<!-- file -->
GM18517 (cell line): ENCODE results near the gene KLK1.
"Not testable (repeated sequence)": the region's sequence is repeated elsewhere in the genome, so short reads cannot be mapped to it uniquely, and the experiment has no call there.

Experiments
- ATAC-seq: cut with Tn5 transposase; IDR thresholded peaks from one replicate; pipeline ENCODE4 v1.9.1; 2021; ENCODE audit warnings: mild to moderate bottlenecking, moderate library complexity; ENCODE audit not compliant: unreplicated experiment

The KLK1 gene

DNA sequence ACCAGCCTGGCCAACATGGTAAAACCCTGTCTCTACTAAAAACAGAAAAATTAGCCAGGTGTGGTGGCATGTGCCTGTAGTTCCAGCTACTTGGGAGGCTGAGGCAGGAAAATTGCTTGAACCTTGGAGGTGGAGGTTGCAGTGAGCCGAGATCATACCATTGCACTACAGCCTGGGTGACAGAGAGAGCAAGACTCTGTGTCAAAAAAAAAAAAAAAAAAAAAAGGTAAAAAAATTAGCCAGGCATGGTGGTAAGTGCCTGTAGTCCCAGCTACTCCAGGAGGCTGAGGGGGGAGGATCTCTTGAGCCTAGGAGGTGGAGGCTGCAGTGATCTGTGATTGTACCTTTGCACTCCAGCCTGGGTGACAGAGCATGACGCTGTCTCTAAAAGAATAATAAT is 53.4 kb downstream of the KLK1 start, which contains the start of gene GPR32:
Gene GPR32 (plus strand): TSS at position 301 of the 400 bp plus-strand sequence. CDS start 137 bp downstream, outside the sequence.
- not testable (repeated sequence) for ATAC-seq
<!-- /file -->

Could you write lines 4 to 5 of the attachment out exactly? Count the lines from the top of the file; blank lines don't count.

- ATAC-seq: cut with Tn5 transposase; IDR thresholded peaks from one replicate; pipeline ENCODE4 v1.9.1; 2021; ENCODE audit warnings: mild to moderate bottlenecking, moderate library complexity; ENCODE audit not compliant: unreplicated experiment

The KLK1 gene